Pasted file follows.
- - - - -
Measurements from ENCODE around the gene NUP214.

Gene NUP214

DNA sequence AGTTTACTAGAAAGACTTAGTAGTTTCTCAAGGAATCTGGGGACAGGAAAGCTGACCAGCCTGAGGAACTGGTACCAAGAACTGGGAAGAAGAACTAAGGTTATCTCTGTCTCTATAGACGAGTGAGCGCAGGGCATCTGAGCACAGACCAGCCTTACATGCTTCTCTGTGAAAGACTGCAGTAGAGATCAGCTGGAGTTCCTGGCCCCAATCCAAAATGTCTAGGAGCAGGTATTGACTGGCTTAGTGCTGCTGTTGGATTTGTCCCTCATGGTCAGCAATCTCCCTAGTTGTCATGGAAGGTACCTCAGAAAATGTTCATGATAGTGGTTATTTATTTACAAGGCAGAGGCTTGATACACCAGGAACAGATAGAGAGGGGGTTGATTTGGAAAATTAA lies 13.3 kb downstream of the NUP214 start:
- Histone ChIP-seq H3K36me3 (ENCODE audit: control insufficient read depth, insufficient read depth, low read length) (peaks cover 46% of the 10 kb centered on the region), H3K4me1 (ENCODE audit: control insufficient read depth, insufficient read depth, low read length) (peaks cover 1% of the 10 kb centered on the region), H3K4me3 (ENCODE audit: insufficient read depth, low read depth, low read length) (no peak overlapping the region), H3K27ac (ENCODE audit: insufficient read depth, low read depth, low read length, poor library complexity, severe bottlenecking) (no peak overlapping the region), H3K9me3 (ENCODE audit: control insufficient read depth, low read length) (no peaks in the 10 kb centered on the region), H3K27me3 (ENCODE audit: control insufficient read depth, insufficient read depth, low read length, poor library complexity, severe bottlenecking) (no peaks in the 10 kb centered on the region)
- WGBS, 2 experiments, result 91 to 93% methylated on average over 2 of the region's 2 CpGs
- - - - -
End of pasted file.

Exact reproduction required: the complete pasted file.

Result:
Measurements from ENCODE around the gene NUP214.

Gene NUP214

DNA sequence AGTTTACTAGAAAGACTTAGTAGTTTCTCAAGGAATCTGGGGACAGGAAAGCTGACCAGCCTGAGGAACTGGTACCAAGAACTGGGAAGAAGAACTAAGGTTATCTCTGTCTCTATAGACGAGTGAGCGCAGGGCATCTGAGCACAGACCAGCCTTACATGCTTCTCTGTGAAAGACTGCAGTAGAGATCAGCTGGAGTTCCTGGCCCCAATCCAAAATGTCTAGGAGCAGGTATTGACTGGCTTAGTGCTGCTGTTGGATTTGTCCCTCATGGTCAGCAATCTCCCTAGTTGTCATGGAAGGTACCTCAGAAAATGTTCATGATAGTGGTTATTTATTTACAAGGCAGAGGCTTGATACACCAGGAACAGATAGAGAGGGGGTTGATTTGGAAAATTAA lies 13.3 kb downstream of the NUP214 start:
- Histone ChIP-seq H3K36me3 (ENCODE audit: control insufficient read depth, insufficient read depth, low read length) (peaks cover 46% of the 10 kb centered on the region), H3K4me1 (ENCODE audit: control insufficient read depth, insufficient read depth, low read length) (peaks cover 1% of the 10 kb centered on the region), H3K4me3 (ENCODE audit: insufficient read depth, low read depth, low read length) (no peak overlapping the region), H3K27ac (ENCODE audit: insufficient read depth, low read depth, low read length, poor library complexity, severe bottlenecking) (no peak overlapping the region), H3K9me3 (ENCODE audit: control insufficient read depth, low read length) (no peaks in the 10 kb centered on the region), H3K27me3 (ENCODE audit: control insufficient read depth, insufficient read depth, low read length, poor library complexity, severe bottlenecking) (no peaks in the 10 kb centered on the region)
- WGBS, 2 experiments, result 91 to 93% methylated on average over 2 of the region's 2 CpGs